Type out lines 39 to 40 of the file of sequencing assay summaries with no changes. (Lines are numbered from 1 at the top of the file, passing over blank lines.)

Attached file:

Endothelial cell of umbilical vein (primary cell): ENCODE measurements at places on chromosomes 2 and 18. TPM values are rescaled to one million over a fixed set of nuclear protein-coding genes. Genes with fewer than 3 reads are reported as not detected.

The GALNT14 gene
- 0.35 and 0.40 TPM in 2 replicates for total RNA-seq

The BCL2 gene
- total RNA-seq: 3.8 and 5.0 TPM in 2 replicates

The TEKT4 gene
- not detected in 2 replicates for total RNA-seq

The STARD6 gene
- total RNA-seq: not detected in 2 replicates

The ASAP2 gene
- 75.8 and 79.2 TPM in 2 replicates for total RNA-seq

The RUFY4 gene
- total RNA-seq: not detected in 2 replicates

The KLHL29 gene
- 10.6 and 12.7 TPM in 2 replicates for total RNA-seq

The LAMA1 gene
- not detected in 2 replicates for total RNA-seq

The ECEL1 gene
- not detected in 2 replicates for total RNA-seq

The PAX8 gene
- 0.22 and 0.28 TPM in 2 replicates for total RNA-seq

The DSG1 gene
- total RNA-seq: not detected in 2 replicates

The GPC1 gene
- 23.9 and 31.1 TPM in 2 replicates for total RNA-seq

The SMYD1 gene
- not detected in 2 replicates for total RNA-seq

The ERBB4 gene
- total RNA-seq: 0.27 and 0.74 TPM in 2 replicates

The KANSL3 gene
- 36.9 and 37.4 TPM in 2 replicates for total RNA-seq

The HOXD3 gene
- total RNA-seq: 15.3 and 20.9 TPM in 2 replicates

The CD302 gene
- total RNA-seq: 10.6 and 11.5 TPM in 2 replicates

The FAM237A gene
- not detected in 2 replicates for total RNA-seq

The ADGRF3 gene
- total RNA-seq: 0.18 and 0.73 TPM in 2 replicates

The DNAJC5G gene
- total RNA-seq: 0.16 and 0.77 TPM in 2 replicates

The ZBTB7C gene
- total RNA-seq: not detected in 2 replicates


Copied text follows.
- total RNA-seq: 0.18 and 0.73 TPM in 2 replicates

The DNAJC5G gene